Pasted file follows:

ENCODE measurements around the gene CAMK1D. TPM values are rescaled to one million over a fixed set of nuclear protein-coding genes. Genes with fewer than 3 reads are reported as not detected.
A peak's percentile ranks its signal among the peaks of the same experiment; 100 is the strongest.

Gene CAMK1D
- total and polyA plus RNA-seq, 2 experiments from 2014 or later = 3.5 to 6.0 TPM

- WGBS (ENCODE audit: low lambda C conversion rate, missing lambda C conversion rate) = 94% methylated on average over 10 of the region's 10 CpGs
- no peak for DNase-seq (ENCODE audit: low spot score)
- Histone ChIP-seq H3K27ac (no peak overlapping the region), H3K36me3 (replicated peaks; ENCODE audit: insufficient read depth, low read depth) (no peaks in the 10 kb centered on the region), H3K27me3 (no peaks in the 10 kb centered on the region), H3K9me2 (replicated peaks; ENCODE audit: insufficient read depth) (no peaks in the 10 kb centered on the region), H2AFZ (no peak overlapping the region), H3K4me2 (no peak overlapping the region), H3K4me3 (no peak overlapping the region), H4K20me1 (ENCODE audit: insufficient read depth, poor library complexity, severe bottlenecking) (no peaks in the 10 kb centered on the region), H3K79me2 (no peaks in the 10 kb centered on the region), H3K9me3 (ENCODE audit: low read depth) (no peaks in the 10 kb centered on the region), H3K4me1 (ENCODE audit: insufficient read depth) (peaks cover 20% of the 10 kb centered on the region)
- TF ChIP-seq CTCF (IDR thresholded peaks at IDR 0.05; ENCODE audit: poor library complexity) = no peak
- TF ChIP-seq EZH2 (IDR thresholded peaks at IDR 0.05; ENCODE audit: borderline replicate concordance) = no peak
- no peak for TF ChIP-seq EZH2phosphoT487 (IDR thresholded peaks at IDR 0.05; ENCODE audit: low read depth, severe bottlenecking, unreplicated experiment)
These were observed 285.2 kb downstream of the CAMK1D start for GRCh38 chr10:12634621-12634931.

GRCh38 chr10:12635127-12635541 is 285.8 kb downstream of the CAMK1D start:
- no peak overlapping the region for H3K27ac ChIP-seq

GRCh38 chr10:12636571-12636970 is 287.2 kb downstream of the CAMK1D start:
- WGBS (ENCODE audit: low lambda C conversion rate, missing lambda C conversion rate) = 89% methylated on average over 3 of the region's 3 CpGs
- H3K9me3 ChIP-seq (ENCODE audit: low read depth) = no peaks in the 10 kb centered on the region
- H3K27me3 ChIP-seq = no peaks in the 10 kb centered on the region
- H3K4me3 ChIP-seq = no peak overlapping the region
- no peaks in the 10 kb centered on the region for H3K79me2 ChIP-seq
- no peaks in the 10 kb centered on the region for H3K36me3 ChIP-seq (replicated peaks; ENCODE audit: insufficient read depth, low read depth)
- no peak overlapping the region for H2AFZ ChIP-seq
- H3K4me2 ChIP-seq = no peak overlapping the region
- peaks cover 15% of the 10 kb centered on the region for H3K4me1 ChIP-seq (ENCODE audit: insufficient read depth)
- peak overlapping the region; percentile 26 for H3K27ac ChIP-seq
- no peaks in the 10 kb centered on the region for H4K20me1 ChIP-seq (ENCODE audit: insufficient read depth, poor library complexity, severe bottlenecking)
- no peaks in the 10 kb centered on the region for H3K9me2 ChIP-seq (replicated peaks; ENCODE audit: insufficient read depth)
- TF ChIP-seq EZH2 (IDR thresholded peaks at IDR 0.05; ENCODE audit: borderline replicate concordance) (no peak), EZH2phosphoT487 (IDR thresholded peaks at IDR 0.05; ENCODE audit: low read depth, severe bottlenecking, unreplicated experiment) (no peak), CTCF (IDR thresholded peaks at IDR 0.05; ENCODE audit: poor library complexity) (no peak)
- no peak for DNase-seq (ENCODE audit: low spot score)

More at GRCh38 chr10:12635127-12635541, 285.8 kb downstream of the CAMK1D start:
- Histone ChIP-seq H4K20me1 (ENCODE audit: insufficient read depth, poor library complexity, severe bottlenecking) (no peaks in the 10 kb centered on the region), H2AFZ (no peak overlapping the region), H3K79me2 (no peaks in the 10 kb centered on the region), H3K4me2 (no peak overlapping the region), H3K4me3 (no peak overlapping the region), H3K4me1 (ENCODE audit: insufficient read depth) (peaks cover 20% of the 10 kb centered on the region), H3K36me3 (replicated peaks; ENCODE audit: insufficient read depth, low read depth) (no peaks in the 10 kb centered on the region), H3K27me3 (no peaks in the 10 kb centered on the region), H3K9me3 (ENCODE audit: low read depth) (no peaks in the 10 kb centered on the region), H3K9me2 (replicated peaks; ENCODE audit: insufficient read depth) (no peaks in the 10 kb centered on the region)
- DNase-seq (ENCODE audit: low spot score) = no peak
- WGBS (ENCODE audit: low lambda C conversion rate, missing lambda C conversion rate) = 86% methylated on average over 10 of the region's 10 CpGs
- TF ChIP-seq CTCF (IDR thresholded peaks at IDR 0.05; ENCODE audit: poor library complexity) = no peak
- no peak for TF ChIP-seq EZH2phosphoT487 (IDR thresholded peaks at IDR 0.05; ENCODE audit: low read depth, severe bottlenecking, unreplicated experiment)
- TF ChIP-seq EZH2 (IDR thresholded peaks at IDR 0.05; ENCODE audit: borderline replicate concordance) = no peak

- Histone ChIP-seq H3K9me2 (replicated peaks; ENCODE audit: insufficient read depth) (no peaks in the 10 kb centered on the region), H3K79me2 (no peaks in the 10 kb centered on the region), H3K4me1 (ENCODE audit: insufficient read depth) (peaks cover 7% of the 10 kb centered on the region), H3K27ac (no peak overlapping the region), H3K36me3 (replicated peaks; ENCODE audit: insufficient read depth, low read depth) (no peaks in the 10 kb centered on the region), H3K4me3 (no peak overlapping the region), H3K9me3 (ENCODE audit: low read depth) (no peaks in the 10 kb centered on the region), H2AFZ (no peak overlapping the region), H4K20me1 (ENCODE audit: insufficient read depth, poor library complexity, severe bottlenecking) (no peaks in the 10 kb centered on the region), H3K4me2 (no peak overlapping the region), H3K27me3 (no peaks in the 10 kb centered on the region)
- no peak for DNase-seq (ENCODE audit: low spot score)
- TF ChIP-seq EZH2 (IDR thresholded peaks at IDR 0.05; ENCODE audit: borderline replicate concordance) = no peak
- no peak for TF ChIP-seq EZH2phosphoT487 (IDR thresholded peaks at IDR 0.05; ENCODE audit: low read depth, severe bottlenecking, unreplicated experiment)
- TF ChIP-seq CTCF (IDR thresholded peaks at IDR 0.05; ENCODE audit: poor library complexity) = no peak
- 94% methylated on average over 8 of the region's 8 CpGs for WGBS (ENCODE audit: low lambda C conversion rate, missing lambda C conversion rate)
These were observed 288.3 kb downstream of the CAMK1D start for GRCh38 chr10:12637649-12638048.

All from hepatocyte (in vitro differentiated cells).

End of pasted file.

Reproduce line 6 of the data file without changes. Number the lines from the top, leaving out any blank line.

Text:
- no peak for DNase-seq (ENCODE audit: low spot score)